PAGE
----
NVIDIA GeForce GTX 1070 custom cards are here, and there's a lot of them (Updated)
Updated on 15 July 2016: Added details on price of the Gigabyte GeForce GTX 1070 G1 Gaming and Xtreme Gaming.
Updated on 12 July 2016: Added details on the price of the ASUS ROG Strix GeForce GTX 1070 and MSI GeForce GTX 1080 Gaming X 8G.
Updated on 7 July 2016: Added details on two new Gigabyte cards.
Updated on 5 July 2016: Added details on the recently announced Gigabyte GeForce GTX 1070 Xtreme Gaming.
Originally published on 13 June 2016:
Custom versions of the NVIDIA GeForce GTX 1080 were announced only recently, but for all their much-vaunted performance, they still command a fairly stiff price. That’s where the GeForce GTX 1070 comes in, offering performance on the same level as the GeForce GTX Titan X at just half the price.
NVIDIA GeForce GTX 1070 Founders Edition cards from various brands are already available to buy at S$768, but you’re probably curious what the different vendors have cooked up, especially after the US pricing of custom GeForce GTX 1080 cards turned out to be less than the Founders Edition variant (which doesn’t even come with things like triple-fan coolers, factory overclocks, or extra power connectors).
As it turns out, brands are sticking to the same formula. This means more or less the same selection of cards as there was with the GeForce GTX 1080, complete with goodies like customizable RGB lighting.
As with the GeForce GTX 1080, ASUS has unveiled two variants of the ROG Strix GTX 1070 – an overclocked version with boosted clock speeds and another clocked at reference speeds.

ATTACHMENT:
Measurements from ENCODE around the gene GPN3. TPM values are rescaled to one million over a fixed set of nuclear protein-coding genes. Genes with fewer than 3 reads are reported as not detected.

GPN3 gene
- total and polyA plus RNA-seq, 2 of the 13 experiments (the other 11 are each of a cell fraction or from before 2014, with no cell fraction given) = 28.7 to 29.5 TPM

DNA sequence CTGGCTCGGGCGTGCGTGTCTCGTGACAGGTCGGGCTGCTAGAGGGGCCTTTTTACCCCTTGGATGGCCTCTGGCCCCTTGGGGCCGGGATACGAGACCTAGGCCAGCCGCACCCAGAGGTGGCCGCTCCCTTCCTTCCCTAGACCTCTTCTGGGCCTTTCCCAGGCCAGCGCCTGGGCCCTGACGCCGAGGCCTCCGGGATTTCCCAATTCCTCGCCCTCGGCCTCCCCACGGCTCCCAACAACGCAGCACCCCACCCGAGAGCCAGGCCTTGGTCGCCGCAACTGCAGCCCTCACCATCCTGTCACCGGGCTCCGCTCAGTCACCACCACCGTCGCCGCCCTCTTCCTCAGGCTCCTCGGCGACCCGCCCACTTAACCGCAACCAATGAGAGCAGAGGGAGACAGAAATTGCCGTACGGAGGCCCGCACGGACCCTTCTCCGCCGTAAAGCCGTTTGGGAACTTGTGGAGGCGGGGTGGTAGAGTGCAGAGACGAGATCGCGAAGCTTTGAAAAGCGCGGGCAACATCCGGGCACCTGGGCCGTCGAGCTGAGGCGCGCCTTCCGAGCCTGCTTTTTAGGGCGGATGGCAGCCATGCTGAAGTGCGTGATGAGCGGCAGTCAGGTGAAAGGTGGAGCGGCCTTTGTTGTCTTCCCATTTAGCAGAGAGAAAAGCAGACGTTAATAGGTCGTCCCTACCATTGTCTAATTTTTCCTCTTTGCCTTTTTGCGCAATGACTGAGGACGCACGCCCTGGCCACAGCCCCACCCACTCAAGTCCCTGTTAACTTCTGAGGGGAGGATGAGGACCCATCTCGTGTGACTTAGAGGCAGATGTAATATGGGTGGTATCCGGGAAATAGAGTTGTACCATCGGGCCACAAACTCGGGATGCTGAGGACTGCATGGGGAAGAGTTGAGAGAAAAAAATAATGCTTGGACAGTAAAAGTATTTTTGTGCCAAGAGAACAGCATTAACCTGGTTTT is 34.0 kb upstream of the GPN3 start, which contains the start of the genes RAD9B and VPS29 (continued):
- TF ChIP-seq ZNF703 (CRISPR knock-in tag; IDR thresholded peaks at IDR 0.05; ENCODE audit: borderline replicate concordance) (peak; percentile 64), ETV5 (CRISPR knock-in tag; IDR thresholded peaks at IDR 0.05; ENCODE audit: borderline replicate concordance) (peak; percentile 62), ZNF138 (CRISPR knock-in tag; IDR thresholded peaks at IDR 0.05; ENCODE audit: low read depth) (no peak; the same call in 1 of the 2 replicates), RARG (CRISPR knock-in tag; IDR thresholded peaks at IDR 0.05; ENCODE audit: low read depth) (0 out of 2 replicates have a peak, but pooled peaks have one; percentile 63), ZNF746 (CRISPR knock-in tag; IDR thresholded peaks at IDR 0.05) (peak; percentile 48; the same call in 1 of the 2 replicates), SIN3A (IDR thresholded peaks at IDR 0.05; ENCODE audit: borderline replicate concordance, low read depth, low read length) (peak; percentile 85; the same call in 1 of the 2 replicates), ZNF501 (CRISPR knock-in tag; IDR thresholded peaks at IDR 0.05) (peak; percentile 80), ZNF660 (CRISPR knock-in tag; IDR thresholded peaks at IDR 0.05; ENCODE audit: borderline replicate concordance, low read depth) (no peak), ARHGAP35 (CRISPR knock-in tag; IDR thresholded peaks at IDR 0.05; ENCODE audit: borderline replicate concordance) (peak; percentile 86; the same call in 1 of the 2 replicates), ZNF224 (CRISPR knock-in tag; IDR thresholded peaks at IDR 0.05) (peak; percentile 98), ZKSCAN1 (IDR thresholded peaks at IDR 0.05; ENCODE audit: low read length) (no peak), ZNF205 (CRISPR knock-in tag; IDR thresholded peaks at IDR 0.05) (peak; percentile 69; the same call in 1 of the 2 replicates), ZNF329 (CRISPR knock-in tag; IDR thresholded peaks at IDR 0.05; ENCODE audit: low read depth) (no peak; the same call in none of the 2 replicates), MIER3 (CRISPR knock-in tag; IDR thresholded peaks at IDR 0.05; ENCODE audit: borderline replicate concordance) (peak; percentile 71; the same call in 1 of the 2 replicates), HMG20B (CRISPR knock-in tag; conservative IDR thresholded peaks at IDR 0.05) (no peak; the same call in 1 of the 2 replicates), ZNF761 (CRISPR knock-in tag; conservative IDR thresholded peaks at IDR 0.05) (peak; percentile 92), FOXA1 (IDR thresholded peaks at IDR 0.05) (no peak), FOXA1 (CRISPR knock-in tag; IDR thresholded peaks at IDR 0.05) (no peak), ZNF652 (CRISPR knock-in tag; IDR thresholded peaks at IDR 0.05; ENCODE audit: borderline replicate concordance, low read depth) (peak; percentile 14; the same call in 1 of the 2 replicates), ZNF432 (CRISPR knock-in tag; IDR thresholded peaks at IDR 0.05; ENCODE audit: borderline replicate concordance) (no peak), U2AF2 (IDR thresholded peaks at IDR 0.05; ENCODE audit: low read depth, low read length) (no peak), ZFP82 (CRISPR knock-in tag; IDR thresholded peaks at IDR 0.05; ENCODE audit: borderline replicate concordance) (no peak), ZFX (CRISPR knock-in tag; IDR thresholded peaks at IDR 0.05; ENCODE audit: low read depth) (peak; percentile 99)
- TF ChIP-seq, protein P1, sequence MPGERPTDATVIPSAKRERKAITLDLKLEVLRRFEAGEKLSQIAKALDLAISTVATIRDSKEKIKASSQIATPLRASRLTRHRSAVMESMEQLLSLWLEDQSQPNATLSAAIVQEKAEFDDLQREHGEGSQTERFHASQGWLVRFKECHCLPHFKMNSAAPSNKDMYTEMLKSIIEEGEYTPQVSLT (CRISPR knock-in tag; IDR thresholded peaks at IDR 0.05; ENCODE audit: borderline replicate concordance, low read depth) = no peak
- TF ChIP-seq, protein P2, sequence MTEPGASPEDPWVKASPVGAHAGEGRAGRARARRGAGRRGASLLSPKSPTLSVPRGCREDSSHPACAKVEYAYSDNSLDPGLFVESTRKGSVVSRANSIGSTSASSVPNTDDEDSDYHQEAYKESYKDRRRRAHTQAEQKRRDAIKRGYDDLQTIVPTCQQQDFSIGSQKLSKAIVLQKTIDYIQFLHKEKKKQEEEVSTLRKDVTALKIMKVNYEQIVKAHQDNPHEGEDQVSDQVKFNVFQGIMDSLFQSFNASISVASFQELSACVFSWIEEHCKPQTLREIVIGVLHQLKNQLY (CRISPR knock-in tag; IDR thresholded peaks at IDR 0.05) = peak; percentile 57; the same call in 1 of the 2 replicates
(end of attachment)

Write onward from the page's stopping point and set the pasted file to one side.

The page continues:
In OC mode, the factory overclocked card runs at a base clock of 1,657MHz and boost clock of 1,860MHz, a decent bump up from the reference 1,506MHz base clock and 1,683MHz boost clock. But while the other card ships with reference speeds out-of-the-box (Gaming mode), in OC mode it can be notched up to a 1,721MHz boost clock. On the other hand, its more aggressively overclocked counterpart already features a 1,835MHz boost clock in Gaming mode.
That aside, the cards are identical, and they feature the same DirectCU III triple-fan cooler, semi-passive wing-blade fans that have been engineered to increase airflow and static pressure, and heatpipes that are in direct contact with the GPU.
And like the ROG Strix GeForce GTX 1080, both cards also feature ASUS FanConnect technology, which is a new way of controlling chassis fan speeds by linking them – via two 4-pin fan headers – to the GPU instead of the CPU. GPU temperatures are apt to exceed those of the CPU, so this helps to ramp up cooling when it is most needed.
Other notable features include ASUS’ Aura RGB lighting on both the shroud and backplate, which you can customize with your choice of color and illumination effect. Then there’s the inclusion of a second HDMI port (in place of a third DisplayPort connector), which allows you to connect a VR headset and HDMI display simultaneously.
Finally, ASUS also highlighted the beefed-up components – dubbed Super Alloy Power II – on the cards that it says improve power efficiency, reduce component buzzing, and enable lower temperatures.
The overclocked version of the ROG Strix GTX 1070 retails for S$829 locally.